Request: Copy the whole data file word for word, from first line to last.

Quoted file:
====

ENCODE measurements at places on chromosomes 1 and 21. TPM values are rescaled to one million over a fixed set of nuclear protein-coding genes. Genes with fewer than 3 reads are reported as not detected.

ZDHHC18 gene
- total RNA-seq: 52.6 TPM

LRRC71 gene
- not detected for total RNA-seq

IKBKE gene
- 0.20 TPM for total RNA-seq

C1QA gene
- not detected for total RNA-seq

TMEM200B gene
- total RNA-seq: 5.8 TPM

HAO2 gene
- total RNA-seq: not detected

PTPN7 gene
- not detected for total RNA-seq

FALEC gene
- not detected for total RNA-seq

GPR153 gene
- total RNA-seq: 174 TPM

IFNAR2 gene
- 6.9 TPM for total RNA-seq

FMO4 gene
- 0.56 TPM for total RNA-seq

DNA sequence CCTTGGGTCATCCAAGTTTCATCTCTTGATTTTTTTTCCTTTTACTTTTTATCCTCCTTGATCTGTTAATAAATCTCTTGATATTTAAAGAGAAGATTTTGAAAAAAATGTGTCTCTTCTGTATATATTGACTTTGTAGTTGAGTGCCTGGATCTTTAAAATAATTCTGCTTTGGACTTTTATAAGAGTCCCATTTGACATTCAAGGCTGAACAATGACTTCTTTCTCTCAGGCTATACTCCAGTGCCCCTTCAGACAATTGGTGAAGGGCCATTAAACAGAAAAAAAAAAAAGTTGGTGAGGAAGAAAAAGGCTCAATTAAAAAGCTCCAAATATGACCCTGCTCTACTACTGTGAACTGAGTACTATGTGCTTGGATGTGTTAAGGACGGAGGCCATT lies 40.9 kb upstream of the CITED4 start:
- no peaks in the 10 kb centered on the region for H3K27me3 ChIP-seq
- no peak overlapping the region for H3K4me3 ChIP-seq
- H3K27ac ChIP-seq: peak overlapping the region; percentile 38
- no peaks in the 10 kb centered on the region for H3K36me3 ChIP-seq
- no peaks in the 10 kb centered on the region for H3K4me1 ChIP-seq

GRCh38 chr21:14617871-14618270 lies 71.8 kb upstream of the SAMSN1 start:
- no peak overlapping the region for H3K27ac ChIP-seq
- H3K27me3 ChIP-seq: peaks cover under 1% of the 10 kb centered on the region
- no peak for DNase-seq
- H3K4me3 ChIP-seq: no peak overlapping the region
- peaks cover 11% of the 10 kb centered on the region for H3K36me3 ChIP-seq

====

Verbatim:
ENCODE measurements at places on chromosomes 1 and 21. TPM values are rescaled to one million over a fixed set of nuclear protein-coding genes. Genes with fewer than 3 reads are reported as not detected.

ZDHHC18 gene
- total RNA-seq: 52.6 TPM

LRRC71 gene
- not detected for total RNA-seq

IKBKE gene
- 0.20 TPM for total RNA-seq

C1QA gene
- not detected for total RNA-seq

TMEM200B gene
- total RNA-seq: 5.8 TPM

HAO2 gene
- total RNA-seq: not detected

PTPN7 gene
- not detected for total RNA-seq

FALEC gene
- not detected for total RNA-seq

GPR153 gene
- total RNA-seq: 174 TPM

IFNAR2 gene
- 6.9 TPM for total RNA-seq

FMO4 gene
- 0.56 TPM for total RNA-seq

DNA sequence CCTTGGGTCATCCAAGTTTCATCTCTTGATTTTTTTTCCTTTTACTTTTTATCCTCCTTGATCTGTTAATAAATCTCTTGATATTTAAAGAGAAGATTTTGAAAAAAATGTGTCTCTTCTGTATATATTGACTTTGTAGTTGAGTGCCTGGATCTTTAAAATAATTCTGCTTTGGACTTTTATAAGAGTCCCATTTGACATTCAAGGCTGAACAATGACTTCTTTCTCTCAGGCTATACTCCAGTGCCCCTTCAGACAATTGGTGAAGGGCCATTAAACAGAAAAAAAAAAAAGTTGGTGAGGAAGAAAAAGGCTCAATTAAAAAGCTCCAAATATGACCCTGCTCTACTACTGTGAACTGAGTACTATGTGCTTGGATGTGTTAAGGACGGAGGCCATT lies 40.9 kb upstream of the CITED4 start:
- no peaks in the 10 kb centered on the region for H3K27me3 ChIP-seq
- no peak overlapping the region for H3K4me3 ChIP-seq
- H3K27ac ChIP-seq: peak overlapping the region; percentile 38
- no peaks in the 10 kb centered on the region for H3K36me3 ChIP-seq
- no peaks in the 10 kb centered on the region for H3K4me1 ChIP-seq

GRCh38 chr21:14617871-14618270 lies 71.8 kb upstream of the SAMSN1 start:
- no peak overlapping the region for H3K27ac ChIP-seq
- H3K27me3 ChIP-seq: peaks cover under 1% of the 10 kb centered on the region
- no peak for DNase-seq
- H3K4me3 ChIP-seq: no peak overlapping the region
- peaks cover 11% of the 10 kb centered on the region for H3K36me3 ChIP-seq